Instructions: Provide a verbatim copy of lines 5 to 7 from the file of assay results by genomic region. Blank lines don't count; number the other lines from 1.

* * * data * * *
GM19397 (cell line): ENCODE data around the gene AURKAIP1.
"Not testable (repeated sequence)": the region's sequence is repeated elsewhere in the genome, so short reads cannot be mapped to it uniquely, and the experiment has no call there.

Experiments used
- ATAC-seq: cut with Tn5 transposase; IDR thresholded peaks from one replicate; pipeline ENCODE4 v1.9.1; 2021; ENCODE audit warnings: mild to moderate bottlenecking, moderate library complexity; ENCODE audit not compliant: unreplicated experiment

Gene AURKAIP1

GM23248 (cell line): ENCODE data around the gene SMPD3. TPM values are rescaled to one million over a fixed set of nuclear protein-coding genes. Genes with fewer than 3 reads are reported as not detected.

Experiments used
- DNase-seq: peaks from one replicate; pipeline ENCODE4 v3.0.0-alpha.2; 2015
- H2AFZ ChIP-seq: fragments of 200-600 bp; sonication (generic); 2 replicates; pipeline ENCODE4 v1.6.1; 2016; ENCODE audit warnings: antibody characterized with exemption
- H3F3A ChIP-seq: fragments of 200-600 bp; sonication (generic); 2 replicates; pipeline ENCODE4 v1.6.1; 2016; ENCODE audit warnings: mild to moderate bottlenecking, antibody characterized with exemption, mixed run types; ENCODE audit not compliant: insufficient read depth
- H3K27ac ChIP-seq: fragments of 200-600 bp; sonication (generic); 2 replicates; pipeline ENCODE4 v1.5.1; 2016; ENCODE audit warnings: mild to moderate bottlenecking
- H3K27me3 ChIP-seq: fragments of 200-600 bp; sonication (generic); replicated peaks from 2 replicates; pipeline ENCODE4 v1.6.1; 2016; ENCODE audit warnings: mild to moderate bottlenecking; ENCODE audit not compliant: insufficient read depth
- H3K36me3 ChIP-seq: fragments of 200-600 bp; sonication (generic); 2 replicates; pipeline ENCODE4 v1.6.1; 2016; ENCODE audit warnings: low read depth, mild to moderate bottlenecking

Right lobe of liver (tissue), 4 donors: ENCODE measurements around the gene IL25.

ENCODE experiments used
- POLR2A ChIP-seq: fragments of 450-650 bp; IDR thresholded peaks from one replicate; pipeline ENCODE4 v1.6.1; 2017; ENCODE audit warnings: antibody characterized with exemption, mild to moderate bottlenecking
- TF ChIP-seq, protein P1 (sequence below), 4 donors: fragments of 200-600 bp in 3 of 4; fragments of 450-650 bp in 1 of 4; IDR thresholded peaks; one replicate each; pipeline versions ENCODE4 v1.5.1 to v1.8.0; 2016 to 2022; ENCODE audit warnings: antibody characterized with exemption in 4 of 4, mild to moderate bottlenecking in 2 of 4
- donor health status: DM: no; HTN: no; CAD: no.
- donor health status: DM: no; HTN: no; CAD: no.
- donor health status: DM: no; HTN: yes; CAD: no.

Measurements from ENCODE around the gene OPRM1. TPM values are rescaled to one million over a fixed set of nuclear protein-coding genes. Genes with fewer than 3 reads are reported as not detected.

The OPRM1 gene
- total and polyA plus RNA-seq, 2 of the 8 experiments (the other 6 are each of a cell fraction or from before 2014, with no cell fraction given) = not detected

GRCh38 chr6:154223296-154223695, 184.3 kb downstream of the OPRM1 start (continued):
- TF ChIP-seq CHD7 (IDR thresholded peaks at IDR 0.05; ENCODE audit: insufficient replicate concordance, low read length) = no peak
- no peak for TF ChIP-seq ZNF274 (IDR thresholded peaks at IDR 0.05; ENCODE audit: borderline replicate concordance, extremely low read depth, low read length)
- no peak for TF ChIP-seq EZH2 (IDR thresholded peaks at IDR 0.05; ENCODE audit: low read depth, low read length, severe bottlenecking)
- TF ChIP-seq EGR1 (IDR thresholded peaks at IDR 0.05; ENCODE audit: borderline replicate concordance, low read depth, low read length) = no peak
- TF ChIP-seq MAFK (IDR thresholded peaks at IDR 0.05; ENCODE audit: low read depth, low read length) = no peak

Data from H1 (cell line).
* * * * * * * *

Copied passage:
Gene AURKAIP1

GM23248 (cell line): ENCODE data around the gene SMPD3. TPM values are rescaled to one million over a fixed set of nuclear protein-coding genes. Genes with fewer than 3 reads are reported as not detected.

Experiments used